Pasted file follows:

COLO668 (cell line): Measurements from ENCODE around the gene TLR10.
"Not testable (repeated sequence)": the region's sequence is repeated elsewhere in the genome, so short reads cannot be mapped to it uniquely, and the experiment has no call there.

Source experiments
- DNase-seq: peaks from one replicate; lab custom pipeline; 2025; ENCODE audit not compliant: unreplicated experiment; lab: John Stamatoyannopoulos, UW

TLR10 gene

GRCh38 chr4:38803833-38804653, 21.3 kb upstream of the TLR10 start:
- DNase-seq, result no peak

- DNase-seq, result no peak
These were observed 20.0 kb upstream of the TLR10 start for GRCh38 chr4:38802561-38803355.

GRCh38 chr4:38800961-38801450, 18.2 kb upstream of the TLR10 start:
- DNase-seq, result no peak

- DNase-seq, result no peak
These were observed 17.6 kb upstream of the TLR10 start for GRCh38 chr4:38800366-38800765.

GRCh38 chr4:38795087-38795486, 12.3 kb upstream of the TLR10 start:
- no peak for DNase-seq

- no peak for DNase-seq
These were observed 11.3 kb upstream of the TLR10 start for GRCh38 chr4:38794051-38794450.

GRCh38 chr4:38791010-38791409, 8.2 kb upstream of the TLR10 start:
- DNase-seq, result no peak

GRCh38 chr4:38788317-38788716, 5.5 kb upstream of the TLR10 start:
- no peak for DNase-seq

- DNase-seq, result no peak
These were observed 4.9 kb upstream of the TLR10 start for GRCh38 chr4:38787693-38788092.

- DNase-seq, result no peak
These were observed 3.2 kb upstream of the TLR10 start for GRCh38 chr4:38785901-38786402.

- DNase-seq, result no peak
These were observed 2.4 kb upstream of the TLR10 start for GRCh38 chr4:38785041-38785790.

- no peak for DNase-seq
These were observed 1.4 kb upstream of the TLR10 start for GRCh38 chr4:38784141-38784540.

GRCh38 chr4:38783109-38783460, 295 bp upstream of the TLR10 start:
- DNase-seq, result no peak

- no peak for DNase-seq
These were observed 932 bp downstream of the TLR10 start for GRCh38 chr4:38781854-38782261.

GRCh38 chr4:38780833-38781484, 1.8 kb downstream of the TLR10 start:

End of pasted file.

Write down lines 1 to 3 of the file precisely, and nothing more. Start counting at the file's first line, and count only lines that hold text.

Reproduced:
COLO668 (cell line): Measurements from ENCODE around the gene TLR10.
"Not testable (repeated sequence)": the region's sequence is repeated elsewhere in the genome, so short reads cannot be mapped to it uniquely, and the experiment has no call there.

Source experiments